I hope everybody who is knitting fair isle is reading Nanette's blog, Knitting In Color. Her blog is like a class in color knitting, with lots of details and pictures. She wrote the booklet, "Stranded Color Knitting", which is a must for anybody who is new to fair isle knitting. It's like having a friend to show you what to do, how to hold the yarn, how deal with tension problems, the best ways to weave in the ends, and much more. Her latest series of posts has been a master class in knitting gloves. She is so very generous.
The sharp eyed among you may have noticed that two of the sweaters in the recent "inspiration" post were the same. One is a copy of an antique*, knitted in very fine yarn and cut up the front to be a cardigan. It is edged with woven bands. The other one is an updated version in Susanne Pagoldh's Nordic Knitting, knitted in heavier wool and with ribbing at the neck and on the sleeves. If you want to make the cardigan, just follow the pattern in Nordic Knitting, but use thinner wool. Eliminate the sleeve and neck ribbing, and cut up the front. Edge with woven braid.
The Pagoldh book is the only place I have seen a pattern for this sweater, known as "spøta-trøje" from Stord, an island on the west coast of Norway outside Bergen. Though I have seen several other antique examples. Here is another as pictured in Traditional Knitting by Sheila McGregor.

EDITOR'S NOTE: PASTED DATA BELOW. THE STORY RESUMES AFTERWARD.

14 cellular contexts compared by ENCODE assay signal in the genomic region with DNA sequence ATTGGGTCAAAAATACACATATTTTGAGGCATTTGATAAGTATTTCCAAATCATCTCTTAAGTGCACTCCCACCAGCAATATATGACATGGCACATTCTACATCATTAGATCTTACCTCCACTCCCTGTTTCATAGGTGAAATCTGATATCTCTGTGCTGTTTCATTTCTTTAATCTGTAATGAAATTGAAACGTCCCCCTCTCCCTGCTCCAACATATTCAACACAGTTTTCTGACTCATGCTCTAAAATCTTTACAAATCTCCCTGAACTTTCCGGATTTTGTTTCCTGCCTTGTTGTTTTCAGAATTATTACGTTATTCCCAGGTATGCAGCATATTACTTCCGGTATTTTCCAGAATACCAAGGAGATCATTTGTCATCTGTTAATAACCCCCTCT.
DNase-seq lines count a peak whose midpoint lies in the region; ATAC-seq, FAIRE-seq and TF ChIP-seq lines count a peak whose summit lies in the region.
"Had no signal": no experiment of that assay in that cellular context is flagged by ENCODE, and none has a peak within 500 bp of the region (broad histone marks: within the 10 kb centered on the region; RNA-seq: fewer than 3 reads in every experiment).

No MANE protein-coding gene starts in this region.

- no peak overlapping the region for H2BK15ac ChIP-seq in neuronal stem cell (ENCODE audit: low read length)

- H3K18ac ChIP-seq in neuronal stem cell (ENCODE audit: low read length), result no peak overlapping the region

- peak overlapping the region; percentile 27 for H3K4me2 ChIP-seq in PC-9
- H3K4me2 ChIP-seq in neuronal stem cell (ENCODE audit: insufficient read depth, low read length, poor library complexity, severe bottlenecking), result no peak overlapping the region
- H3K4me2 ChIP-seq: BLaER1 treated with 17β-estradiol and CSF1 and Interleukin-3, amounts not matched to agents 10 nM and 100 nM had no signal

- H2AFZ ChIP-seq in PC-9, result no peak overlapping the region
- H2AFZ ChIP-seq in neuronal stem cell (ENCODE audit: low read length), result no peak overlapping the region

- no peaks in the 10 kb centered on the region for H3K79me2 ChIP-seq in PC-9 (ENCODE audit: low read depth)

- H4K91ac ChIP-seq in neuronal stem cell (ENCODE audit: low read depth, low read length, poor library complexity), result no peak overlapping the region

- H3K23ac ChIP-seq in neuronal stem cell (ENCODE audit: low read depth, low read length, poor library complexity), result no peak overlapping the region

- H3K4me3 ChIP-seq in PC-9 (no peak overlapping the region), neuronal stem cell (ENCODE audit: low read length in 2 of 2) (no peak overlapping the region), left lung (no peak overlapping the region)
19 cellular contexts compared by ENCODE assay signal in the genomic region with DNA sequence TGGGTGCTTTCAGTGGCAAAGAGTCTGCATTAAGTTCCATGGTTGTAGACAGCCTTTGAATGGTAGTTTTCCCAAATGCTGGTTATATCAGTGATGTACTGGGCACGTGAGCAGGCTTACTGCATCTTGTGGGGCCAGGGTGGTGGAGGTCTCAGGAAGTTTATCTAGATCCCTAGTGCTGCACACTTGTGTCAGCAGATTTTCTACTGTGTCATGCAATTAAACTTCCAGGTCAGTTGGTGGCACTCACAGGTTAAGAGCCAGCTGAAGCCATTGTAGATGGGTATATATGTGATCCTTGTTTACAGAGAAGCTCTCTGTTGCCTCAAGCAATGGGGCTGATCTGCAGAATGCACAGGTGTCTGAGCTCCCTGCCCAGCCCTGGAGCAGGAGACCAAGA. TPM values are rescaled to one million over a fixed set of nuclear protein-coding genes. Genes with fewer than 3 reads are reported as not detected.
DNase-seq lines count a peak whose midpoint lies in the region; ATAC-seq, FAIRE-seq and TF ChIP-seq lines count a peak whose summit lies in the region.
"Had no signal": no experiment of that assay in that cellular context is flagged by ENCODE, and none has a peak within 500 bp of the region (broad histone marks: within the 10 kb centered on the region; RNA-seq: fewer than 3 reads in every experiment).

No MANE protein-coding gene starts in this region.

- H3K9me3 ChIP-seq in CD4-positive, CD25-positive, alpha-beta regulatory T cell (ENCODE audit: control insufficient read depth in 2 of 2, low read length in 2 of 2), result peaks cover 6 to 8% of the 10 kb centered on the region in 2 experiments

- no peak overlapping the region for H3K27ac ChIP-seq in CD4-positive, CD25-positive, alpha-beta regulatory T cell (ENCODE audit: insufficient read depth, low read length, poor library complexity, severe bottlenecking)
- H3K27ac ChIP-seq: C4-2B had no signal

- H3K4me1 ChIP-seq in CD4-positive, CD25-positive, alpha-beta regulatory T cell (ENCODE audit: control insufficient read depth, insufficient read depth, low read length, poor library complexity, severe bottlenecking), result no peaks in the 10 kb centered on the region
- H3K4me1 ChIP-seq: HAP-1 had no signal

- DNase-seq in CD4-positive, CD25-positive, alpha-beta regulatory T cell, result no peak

Note the initials and the year 1860 knitted in. I love the way the different star patterns are combined. As usual, click on any of the photos to see them larger.
*1975 copy of an antique sweater from 1846 pictured in "Trollstål og Kjerringspinn" ("Sorcerer's Steel and Women's Webs - Norwegian craft traditions: knife-making, knitting and weaving").
Published by De Norske Bokklubbene in association with the Lillehammer Olympics 1994. This beautiful book reminds us that these three crafts were crucial to survival, knitting and weaving to keep warm, and knife making to keep fed in a country with very little farm land. Lillefix, you would like this book ;)